The Supreme Court Term When Theocracy Won - 2020-07-16

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F0.png The Supreme Court Term When Theocracy Won July 16, 2020, Lisa Needham, Rewire News Group

This year, the U.S. Supreme Court term offered modest victories for LGBTQ rights and reproductive health. But theocracy was the real winner.

At the end of the term, the Court dropped three decisions that essentially entrenched evangelical "values" into U.S. law. These decisions suggest that the Christian conservative crusade to blur the lines between democracy and theocracy is bearing fruit. This has long been a project of the religious right, and the election of Donald Trump gave them the opening they needed. In the first two years of his presidency, Trump installed Justices Neil Gorsuch and Brett Kavanaugh, and, for conservative Christians, those appointments have paid off.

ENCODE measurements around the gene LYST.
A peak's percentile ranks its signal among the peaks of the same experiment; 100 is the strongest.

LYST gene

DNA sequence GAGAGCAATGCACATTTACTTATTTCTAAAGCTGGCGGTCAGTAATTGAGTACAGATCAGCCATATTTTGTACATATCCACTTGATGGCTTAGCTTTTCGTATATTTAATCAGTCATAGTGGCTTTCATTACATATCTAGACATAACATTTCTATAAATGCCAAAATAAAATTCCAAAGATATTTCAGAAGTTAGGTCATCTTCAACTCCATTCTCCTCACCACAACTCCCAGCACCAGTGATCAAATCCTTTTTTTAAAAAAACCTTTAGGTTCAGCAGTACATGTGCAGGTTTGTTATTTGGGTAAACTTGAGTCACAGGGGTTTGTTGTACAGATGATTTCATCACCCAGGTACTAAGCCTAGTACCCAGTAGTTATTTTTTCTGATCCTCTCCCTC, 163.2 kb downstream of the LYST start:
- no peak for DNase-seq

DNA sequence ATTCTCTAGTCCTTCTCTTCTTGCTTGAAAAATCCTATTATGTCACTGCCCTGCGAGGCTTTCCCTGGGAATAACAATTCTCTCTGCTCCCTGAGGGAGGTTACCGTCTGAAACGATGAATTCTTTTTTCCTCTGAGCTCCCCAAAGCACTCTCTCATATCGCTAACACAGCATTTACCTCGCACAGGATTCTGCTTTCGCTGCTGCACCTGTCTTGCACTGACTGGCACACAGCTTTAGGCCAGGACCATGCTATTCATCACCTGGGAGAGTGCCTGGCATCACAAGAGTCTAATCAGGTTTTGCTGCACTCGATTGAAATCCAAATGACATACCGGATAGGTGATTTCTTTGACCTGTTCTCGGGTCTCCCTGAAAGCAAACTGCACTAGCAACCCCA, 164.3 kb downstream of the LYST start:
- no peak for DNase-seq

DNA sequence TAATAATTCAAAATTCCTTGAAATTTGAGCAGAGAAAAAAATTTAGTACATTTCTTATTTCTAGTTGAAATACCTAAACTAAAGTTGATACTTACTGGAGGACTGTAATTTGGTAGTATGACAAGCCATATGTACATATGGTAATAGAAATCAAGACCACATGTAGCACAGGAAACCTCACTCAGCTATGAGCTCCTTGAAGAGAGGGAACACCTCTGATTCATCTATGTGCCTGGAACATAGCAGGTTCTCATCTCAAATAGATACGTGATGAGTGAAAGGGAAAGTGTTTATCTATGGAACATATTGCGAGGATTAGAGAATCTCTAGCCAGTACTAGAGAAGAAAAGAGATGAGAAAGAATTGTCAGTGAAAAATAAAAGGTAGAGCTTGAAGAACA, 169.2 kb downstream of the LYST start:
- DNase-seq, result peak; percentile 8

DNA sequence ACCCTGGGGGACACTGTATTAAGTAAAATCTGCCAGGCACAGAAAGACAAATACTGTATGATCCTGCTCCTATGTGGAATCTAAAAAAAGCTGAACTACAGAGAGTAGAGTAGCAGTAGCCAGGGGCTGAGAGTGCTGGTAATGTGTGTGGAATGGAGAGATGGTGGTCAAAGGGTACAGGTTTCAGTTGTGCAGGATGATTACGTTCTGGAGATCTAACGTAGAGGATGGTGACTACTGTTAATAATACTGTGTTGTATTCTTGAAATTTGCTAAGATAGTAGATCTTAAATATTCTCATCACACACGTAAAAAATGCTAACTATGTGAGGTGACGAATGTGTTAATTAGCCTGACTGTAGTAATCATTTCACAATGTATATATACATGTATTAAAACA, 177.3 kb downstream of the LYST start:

Theocracies always codify religious texts into power, but this theocracy is uniquely Trumpian. It pits the powerful against the weak, and the former always comes out on top. It doesn't make any reference to sacred texts as such. Instead, it operates according to a logic of power, unmoored from anything save amassing more power. It also taps into conservative Christians' sense of victimhood—that they are the beleaguered and bothered minority who need the protection of the Court.

Wikipedia cite:
{{cite news | first = Lisa | last = Needham | title = The Supreme Court Term When Theocracy Won | url = | work = Rewire News Group | date = July 16, 2020 | accessdate = October 15, 2020 }}